Unfortunately, there are some of our Catholic brothers and sisters who are into moralistic therapeutic deism. I don’t get a lot of letters anymore, I think a lot of people have given up on me. But I used to get regular letters: “Bishop, you gave that homily, and I came to church to feel good about the world and about life, and you disappointed me.” It wasn’t therapeutic enough. Didn’t feel like therapy. Didn’t end with a warm fuzzy.
The church which you’re entering is not practicing the religion of moralistic therapeutic deism. If somehow, you’ve fallen into that already before you’re even baptized or confirmed, it’s good for you to know today that it’s counterfeit. That ain’t the point when the water of baptism is poured and the anointing of confirmation is administered. It’s not the point. Because as the gospel reading says so well – and it says it so quickly that you could almost pass over it – he showed Jesus all of the kingdoms of the world in their power and glory, and he said “Since all of this has been handed over to me, I can give it to whomever I want. So this is what you need to do if you want all the kingdoms of the world with their power and glory. You need to worship me.” All the kingdoms of the world with their power and their glory have been handed over to me; says the devil.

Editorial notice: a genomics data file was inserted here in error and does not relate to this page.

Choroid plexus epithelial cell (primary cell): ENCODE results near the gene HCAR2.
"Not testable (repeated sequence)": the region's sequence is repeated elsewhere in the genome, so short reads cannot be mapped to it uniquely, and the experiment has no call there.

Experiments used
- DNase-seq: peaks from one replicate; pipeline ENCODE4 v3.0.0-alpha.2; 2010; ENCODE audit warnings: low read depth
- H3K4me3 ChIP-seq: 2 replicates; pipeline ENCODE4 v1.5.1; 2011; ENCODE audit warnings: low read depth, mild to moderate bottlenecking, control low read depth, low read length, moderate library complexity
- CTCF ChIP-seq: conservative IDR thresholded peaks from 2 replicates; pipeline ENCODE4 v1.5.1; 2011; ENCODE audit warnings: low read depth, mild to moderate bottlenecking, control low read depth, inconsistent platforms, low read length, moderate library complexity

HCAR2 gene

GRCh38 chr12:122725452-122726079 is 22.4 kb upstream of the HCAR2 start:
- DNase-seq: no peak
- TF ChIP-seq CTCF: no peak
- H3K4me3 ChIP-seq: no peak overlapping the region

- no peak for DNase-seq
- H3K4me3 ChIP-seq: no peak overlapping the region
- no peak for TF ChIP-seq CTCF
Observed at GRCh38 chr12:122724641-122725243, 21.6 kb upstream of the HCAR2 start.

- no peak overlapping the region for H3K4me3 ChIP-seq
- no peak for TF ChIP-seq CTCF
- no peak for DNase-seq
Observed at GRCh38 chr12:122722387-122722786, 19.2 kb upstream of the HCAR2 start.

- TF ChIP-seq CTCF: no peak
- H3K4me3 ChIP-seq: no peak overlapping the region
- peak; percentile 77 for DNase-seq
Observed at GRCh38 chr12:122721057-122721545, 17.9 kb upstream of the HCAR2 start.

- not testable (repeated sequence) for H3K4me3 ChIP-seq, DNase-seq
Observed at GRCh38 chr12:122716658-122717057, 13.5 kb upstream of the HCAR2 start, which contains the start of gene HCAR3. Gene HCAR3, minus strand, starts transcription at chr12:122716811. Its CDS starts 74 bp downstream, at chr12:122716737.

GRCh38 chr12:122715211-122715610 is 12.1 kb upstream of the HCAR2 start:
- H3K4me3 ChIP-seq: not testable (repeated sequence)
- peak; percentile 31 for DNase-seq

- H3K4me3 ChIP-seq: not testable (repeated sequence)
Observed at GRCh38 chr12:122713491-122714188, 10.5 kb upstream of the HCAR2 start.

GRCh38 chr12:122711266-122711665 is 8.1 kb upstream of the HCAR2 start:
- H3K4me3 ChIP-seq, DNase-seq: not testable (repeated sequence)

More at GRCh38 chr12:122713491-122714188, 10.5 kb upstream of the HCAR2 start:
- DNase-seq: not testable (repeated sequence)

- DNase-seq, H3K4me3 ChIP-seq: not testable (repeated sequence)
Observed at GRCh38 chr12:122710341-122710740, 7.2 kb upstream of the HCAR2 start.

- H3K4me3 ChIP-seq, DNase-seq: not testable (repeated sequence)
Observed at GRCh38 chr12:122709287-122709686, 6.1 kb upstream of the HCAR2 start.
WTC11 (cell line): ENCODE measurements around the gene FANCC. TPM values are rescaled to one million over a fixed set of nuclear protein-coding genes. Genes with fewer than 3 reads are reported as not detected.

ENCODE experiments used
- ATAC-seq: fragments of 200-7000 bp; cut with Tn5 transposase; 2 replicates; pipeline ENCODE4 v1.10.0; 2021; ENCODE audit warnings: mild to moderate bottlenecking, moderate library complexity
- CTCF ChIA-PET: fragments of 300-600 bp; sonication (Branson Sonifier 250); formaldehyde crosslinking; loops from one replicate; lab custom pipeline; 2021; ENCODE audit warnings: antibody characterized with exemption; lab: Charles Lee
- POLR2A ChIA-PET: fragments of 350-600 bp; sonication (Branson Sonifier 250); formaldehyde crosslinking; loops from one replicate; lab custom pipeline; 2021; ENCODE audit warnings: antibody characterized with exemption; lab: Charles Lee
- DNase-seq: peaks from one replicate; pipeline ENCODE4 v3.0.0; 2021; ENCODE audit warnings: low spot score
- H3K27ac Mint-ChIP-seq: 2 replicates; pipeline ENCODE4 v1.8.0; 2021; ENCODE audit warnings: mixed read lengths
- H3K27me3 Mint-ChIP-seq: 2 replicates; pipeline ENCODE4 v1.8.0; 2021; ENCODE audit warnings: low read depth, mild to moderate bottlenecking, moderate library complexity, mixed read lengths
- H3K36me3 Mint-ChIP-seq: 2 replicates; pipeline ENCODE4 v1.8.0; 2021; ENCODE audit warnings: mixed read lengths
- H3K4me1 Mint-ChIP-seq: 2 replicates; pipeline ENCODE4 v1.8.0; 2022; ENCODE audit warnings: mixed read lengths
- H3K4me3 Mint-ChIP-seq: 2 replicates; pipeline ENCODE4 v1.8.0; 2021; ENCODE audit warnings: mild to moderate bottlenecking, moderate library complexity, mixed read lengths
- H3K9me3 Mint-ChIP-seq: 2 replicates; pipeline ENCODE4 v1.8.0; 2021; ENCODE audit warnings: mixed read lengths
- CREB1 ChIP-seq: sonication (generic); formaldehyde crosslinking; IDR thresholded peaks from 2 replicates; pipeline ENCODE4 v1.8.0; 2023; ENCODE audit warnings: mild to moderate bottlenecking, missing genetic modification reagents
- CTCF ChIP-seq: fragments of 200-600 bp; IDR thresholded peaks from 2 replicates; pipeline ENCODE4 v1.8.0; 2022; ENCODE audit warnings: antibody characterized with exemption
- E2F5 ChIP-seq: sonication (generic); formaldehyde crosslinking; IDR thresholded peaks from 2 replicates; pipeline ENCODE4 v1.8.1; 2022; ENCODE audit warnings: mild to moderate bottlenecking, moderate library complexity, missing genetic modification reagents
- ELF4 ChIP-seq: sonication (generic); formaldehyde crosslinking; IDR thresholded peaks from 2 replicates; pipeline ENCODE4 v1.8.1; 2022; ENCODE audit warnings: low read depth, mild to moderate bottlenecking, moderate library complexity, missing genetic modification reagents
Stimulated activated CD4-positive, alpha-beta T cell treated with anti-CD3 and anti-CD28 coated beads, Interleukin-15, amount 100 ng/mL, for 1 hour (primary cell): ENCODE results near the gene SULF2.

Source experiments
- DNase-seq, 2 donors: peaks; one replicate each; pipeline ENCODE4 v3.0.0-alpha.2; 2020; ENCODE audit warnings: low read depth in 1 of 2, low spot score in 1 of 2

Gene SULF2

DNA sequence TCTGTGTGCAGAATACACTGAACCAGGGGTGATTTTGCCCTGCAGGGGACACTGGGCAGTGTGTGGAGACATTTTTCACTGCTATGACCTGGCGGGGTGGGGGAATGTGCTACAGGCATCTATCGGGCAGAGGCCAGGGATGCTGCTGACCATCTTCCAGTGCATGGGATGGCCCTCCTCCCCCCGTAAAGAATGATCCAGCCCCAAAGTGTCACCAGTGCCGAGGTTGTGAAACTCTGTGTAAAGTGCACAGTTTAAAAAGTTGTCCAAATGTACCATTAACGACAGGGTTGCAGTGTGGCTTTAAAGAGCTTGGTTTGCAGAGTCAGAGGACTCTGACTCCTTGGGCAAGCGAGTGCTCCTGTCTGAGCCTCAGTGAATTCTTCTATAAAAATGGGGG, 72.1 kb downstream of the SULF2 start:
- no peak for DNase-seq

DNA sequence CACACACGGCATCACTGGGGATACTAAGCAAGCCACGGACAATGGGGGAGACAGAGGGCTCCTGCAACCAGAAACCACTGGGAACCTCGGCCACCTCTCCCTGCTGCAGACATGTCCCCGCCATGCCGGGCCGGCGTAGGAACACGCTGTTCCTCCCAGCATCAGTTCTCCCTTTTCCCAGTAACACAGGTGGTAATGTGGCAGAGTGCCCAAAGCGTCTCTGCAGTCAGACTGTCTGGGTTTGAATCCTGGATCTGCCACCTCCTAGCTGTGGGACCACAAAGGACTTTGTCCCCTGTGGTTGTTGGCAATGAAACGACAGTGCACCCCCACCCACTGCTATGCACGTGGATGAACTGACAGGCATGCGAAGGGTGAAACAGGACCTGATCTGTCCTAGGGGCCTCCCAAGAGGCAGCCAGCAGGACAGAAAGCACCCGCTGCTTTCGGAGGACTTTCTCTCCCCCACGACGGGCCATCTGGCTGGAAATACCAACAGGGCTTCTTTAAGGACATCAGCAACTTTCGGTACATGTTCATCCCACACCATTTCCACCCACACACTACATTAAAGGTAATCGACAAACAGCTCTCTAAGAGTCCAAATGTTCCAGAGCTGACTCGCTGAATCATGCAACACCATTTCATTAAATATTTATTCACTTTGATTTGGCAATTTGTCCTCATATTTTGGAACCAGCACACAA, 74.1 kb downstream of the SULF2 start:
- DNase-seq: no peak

[End Ben Yanke's tanscription; begin mine. Pardon any errors since I am doing this on the fly with little time. The original recording is the master and should be consulted if there is confusion on a point]